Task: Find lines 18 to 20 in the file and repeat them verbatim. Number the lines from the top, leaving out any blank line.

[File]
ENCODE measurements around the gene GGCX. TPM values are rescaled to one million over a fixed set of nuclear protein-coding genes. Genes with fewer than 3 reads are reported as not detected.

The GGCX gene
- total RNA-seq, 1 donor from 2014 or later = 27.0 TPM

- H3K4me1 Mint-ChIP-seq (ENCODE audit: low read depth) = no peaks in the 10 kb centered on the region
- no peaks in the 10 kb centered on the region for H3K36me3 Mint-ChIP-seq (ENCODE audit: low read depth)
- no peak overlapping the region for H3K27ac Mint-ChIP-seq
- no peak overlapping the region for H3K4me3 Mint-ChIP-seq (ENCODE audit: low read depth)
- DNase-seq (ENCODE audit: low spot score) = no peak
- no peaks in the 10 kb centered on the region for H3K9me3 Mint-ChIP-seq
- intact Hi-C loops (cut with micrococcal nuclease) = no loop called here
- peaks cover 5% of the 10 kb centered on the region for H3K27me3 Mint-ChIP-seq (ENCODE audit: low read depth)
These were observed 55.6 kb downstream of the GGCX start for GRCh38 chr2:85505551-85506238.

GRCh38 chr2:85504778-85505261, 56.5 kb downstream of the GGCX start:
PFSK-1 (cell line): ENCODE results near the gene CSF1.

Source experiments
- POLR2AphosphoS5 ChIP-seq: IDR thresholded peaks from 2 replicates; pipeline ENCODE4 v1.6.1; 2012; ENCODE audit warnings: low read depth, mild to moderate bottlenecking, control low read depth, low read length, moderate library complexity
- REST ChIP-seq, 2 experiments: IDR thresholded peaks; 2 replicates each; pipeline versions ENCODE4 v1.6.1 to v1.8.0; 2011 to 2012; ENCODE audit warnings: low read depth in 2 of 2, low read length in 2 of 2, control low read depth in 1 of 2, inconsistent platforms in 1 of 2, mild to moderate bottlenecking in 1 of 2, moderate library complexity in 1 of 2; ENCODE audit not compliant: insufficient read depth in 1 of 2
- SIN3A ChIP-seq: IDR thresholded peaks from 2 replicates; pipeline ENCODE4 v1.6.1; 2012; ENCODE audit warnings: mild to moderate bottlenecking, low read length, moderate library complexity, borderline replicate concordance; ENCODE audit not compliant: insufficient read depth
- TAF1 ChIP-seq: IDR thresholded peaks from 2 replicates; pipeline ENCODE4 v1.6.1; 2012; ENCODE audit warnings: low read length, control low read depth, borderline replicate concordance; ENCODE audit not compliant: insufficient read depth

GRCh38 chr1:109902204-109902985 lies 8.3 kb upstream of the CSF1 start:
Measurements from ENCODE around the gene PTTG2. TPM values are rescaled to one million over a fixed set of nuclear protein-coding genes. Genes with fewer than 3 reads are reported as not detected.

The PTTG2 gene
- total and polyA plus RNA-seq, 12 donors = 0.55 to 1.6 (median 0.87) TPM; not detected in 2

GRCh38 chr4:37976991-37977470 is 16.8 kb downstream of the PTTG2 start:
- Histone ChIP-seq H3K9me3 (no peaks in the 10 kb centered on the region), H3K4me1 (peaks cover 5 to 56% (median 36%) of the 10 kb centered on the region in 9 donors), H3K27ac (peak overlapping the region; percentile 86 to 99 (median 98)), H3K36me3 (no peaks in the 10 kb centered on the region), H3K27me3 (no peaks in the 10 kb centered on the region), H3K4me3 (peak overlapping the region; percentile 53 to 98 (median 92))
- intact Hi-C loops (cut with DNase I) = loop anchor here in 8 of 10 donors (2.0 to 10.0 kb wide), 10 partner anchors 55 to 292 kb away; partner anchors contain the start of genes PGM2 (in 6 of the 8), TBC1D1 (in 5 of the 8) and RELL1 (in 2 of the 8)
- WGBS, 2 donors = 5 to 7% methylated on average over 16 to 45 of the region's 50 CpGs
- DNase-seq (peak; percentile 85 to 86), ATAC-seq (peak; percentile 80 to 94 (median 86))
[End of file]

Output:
- SIN3A ChIP-seq: IDR thresholded peaks from 2 replicates; pipeline ENCODE4 v1.6.1; 2012; ENCODE audit warnings: mild to moderate bottlenecking, low read length, moderate library complexity, borderline replicate concordance; ENCODE audit not compliant: insufficient read depth
- TAF1 ChIP-seq: IDR thresholded peaks from 2 replicates; pipeline ENCODE4 v1.6.1; 2012; ENCODE audit warnings: low read length, control low read depth, borderline replicate concordance; ENCODE audit not compliant: insufficient read depth

GRCh38 chr1:109902204-109902985 lies 8.3 kb upstream of the CSF1 start: